Ever since then, Pakistan’s ‘influence’ over the Taliban has been widely-known. After 9/11 when the US, with its Afghan Northern Alliance partners, dislodged the Taliban from power in Afghanistan many of its top leaders made a home in Quetta. Side by side one of its key military wings better known as the Haqqani network also moved into Pakistan’s tribal areas (Fata).
Given this backdrop, would the leaders of Afghanistan not be within their rights to expect their neighbour to use some of the influence with the Taliban it boasts of to ask the militant group to quell its violent attacks aimed at the overthrow of the elected Afghan government? And if such an expectation is being aired and such demands being made are these unreasonable or are Afghan lives infinitely less precious than gas passing through a pipeline or for that matter loss of Pakistani lives which prompted Islamabad to crack down on militant groups here.
Till we resolve this inconsistency, our own fight against terrorism — against those who murder our unarmed women, men and children and wage war against our civil and armed forces — will be piecemeal and thus doomed to achieving nothing more than temporary relief.
While the Nawaz Sharif government has come in for severe criticism in terms of its snail-paced implementation of the National Action Plan to tackle terrorism, most of the responsibility must rest with the lead player, the army.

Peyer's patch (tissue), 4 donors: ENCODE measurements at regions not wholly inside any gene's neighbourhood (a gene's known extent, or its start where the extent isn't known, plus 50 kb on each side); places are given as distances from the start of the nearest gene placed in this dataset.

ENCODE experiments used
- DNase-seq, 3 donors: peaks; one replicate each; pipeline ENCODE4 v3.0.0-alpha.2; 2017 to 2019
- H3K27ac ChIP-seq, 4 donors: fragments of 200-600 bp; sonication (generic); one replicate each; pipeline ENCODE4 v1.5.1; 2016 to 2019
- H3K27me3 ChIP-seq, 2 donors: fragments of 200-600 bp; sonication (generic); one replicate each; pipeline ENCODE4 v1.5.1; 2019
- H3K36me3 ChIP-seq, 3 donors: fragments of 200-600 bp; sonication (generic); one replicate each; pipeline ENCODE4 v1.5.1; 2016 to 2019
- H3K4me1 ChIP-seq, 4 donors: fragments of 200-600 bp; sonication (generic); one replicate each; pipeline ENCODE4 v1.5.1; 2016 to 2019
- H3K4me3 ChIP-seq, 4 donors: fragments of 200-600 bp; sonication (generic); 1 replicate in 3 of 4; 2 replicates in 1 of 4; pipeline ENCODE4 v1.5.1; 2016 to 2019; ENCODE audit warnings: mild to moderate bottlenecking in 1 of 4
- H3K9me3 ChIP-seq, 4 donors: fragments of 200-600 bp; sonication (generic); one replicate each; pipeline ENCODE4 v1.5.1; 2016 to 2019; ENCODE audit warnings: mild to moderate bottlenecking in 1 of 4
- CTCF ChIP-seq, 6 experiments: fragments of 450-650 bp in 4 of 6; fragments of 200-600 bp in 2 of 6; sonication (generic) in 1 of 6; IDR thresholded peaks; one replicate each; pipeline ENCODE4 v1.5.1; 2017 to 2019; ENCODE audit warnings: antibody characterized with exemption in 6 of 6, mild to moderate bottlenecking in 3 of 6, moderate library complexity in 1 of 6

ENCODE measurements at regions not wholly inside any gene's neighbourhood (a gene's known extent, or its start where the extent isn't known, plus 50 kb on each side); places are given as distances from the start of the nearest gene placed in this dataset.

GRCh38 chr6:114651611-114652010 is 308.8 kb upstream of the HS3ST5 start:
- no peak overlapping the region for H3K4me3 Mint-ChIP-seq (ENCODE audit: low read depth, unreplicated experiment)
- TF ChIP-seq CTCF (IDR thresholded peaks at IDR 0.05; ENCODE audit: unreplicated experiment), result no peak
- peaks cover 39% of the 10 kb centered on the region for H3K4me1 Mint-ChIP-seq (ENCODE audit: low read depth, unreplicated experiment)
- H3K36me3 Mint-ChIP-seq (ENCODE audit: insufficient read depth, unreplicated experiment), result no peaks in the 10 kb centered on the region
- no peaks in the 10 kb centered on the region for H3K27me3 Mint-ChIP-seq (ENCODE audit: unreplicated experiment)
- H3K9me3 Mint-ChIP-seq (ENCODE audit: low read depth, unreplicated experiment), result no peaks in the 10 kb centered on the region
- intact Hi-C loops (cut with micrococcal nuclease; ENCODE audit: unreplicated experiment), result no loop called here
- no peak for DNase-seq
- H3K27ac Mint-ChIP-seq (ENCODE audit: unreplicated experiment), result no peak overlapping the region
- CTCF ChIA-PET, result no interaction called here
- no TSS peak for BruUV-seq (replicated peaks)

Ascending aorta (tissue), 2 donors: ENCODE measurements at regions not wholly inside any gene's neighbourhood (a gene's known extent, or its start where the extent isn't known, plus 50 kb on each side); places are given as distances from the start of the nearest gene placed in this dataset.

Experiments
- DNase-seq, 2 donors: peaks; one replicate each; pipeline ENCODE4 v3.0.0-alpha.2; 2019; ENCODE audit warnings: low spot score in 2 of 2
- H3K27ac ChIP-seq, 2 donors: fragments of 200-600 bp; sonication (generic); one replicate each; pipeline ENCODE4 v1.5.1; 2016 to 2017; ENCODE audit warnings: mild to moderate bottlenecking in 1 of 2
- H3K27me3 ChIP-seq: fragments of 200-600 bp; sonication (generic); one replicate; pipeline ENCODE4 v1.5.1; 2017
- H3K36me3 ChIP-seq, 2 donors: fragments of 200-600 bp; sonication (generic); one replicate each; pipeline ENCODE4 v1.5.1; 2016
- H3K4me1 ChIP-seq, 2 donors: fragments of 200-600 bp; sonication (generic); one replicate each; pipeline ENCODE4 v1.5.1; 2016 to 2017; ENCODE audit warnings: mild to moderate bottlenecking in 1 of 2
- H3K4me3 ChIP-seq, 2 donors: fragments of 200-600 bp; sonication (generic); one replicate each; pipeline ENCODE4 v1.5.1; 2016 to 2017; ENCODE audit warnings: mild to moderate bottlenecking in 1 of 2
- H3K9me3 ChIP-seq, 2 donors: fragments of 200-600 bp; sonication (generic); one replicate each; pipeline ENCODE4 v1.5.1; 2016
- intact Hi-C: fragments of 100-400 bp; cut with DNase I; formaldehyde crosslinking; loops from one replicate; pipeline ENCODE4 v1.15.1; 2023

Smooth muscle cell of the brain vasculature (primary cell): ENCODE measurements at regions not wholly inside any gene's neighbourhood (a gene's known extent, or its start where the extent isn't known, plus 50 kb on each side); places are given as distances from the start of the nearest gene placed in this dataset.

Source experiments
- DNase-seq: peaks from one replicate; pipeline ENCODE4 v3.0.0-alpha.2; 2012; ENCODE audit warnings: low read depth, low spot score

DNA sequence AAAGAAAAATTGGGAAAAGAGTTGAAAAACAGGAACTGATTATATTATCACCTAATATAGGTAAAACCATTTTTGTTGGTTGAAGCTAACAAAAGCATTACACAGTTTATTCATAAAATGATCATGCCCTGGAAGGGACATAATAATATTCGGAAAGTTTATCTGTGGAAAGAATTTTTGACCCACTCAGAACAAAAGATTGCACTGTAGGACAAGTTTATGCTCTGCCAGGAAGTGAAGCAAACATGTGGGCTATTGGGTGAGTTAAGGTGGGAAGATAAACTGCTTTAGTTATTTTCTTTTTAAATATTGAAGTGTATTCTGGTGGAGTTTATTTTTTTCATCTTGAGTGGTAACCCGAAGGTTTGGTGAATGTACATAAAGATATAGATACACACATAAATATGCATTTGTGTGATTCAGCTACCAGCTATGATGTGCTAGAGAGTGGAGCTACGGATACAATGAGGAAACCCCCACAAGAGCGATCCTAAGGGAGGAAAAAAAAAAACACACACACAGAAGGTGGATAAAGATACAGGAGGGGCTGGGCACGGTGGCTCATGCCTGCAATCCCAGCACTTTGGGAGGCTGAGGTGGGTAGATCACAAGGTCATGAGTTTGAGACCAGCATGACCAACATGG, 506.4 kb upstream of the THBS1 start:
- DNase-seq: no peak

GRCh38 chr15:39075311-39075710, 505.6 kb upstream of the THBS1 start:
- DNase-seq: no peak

However, criticism of the army is now rather deviously being equated with disrespect to the hundreds of our soldiers who have fallen fighting valiantly against the terrorists in some of the most inhospitable terrain in the world.
It isn’t clear who is responsible for this but try and even obliquely be critical of the khaki policy on social media and it’ll be difficult to count the number of people, some real and some with patently fake identities, who will jump down your throat.
And on our influential electronic media we have a systematic undermining of the civilian institutions. In some cases, the views being expressed by the ladies and gentlemen in charge of the microphones bear amazing similarity to those expressed by social media accounts seen as representing the thinking of the intelligence setup.
This isn’t to say that the Inter-Services Public Relations Directorate run by the ever-eager Lt-Gen Asim Bajwa is not doing an excellent job. The general’s remit is to ensure the armed forces are seen in a favourable light and he is achieving his goal with consummate ease.
But is this efficient endeavour giving us ascendancy in the fight for the so-called narrative where the militant propaganda is concerned or is most of it directed at carving more and more elbow room for one national institution at the cost of other equally significant ones is a question that needs to be answered.
Saying all organs of the state are on the same page in this existential fight is one thing, walking the talk altogether different. ‘Never forget’ slogans will be just that unless we have concrete manifestation. Unless our today and tomorrow are informed by the memory of yesterday.
The writer is a former editor of Dawn.
Published in Dawn, December 19th, 2015